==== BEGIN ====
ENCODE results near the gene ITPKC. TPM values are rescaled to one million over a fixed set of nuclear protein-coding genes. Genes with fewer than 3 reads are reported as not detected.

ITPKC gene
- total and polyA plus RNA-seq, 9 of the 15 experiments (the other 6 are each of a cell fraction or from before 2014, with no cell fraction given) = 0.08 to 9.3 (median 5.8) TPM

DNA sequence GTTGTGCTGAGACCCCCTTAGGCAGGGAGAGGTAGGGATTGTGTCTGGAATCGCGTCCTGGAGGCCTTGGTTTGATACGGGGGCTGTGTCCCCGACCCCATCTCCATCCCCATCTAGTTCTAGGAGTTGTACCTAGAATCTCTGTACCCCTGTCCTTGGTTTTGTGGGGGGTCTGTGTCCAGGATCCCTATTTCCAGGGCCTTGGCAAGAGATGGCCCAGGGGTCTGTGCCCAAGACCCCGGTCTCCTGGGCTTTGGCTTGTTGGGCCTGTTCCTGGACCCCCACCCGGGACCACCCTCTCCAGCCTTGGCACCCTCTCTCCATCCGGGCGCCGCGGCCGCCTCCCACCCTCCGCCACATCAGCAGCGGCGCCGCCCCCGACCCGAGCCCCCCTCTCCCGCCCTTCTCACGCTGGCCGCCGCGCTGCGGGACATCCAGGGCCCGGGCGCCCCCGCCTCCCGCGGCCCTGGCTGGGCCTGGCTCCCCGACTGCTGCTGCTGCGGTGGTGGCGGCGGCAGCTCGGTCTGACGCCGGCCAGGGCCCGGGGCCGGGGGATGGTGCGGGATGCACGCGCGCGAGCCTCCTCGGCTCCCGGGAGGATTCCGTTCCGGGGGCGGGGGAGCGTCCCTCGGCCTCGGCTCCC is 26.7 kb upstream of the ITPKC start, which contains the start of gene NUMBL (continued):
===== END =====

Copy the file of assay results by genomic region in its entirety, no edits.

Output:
ENCODE results near the gene ITPKC. TPM values are rescaled to one million over a fixed set of nuclear protein-coding genes. Genes with fewer than 3 reads are reported as not detected.

ITPKC gene
- total and polyA plus RNA-seq, 9 of the 15 experiments (the other 6 are each of a cell fraction or from before 2014, with no cell fraction given) = 0.08 to 9.3 (median 5.8) TPM

DNA sequence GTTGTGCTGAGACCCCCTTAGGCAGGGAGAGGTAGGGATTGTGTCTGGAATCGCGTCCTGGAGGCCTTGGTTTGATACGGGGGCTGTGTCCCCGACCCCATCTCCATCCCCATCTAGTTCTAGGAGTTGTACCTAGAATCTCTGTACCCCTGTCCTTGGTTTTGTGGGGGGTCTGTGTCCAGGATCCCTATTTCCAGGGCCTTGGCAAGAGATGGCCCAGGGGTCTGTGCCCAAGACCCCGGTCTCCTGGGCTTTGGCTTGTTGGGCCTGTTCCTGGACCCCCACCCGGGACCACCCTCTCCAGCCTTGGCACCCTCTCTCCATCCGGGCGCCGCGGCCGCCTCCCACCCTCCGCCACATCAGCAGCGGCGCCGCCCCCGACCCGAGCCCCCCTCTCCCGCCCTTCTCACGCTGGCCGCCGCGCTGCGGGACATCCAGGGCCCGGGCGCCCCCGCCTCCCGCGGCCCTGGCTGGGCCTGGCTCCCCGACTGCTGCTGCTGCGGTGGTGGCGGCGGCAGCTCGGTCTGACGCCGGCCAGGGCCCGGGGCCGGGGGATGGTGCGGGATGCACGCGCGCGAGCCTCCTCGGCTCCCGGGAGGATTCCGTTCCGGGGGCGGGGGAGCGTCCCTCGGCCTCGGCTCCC is 26.7 kb upstream of the ITPKC start, which contains the start of gene NUMBL (continued):